Ahead of his speaking slots at FundForum International 2019, Greg Davies, Head of Behavioural Science, Oxford Risk, discusses if decision prosthetics are the best of both worlds and how can behavioral science be applied to finance?
Behavioural finance makes finance more relevant to real-life. It bridges the gap between the mathematically optimal model village of the textbook and the more practicable, but more psychologically complex world where humans live, in all their haphazard glory.
Where did behavioural science's influence on finance come from?
The awareness of behavioural concepts within financial advice has come a long way since I founded the banking world’s first behavioural finance team at Barclays in 2006. Conferences are dedicated to its discussion. Kahneman and Thaler inhabit adviser bookshelves. The FCA has a Behavioural Economics and Data Science Unit.
"Tech can turn outputs of a creative process into algorithms, and save human energy for appreciating the ambiguity inherent in their interpretation."
However, despite these advancements, I’m still often asked questions along the lines of: ‘This is all interesting and insightful, but how do I, as an adviser/investor, apply these ideas to help my clients? What does behavioural finance actually look like in real life?’
Where is behavioural finance heading?
It’s an important question. The answer isn’t a bigger list-of-biases infographic.
It isn’t even asking better questions. Better questions alone can as easily excuse productive application of the answers as it can ensure them. It also isn’t reactively throwing out the tools of the traditional-finance approach, executing a hypercorrective jump from nothing but number-crunching classical finance to nothing but hand-holding counselling.
It is about moving behavioural finance from the fringe to the core of decision-making systems. About blending the best of both worlds. It’s about using ‘decision prosthetics’: tools that help guide humans towards a better, engaged, decision, not make it for them.
Wise use of decision prosthetics in finance is about providing tools to make both advisers and clients more consistently the best versions of themselves. And of making these tools as integral to the investment process as an artificial limb to its host: better built-in than bolted on.
When you’re running in a long bull market, a new discipline like behavioural finance can coast along as a nice-to-have niche, rather than a core piece of the suitability puzzle. However, when the market tide turns, it will pay to have been prepared; no one wants to find they’ve been swimming naked, without the ability to cope with more emotionally challenging circumstances.
Comfort that comes from the core is more stable than that produced from stroking the surface. Behavioural insights are better baked in than sprinkled on top, when it’s often too late and panic has already set in.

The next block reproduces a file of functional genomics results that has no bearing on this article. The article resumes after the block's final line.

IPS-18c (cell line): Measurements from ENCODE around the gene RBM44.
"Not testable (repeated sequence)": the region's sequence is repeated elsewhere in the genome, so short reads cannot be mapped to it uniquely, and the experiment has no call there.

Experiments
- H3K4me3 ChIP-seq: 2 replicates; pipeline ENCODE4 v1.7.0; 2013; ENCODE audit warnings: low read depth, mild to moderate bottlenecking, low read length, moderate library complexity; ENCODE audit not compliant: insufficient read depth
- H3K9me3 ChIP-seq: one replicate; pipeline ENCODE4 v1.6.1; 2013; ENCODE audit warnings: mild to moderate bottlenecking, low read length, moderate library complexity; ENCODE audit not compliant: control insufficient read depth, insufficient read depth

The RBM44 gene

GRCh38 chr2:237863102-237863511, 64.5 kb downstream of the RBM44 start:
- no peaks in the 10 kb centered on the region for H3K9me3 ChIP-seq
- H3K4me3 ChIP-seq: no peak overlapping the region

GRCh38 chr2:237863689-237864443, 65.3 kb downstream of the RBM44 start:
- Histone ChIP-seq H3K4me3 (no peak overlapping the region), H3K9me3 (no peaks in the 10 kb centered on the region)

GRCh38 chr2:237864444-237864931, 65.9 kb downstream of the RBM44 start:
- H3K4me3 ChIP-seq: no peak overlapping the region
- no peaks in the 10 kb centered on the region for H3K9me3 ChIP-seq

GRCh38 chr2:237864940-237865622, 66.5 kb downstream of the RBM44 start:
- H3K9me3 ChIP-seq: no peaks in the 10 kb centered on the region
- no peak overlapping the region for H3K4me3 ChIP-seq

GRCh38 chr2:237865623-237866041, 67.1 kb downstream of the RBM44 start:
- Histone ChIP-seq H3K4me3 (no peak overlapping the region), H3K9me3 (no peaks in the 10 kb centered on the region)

Are your communications now working with your clients’ idiosyncrasies to prepare them for handling hotter states, or encouraging behaviours that will trigger alarms when pressure builds? When you’re required to send a MiFiD-mandated 10% drop letter, will previous client communications have paved the way to cool indifference or screaming panic? How do you know which insights to use, when, and for whom?
Humans and tech: the future?
Humans are great. But they make systematic mistakes. Advisers are skilled technicians, but they are also human. And in every field, from chefs following recipes and using scales, to writers using editors, to sportspeople using coaches, to doctors following checklists, even the most skilled technicians use tools to ensure consistency.
The coach or the checklist rarely tells the pro anything they don’t already know. But regardless of ability, no one relies on their A game turning up every time. Delegate some of the decision-making over the structure within which the performance is played out, and the performer can concentrate on the performance alone.
Tech is also great. Well-designed digital platforms can deliver information to clients that is automatically personalised, easy to use, and shaped by its users’ behaviours. Tech can turn outputs of a creative process into algorithms, and save human energy for appreciating the ambiguity inherent in their interpretation.
The combination can lead clients through decisions in a tailored fashion, with the tool learning and refining as it goes, like a limb that isn’t just strapped on, but wired in to neural networks. Investor-investment interactions are as constant as the changes that surround them. If the investor is changing, their prosthetics tech needs to be wired in such a way it not only stays attached, but learns and adapts along the way.
This in many ways simply reflects how human advisers’ subjective understanding of their clients’ needs already deepens over time. But with advanced data analytics, gamification, and, potentially, machine learning, we are coming to the point where we can blur the distinction between formal profiling and an adviser’s client understanding, creating a digital profiling process that complements and enhances the essential human side of investing.
"When you’re running in a long bull market, a new discipline like behavioural finance can coast along as a nice-to-have niche, rather than a core piece of the suitability puzzle."
Systems that combine human and non-human elements can be greater than the sum of their parts. In complex environments that involve human values, ambiguity, and changing rules of the game, the human-machine hybrids tend to win out against the independently human or machine competition.
Robust, reliable and repeatable insights are hard to scale. Creating recipes is an art, but sticking to them consistently (and enabling others to do so too) is a science. Gut instincts should be trusted, but verified, and guided to where they can be most helpful. It’s time to give financial decisions a helping prosthetic hand.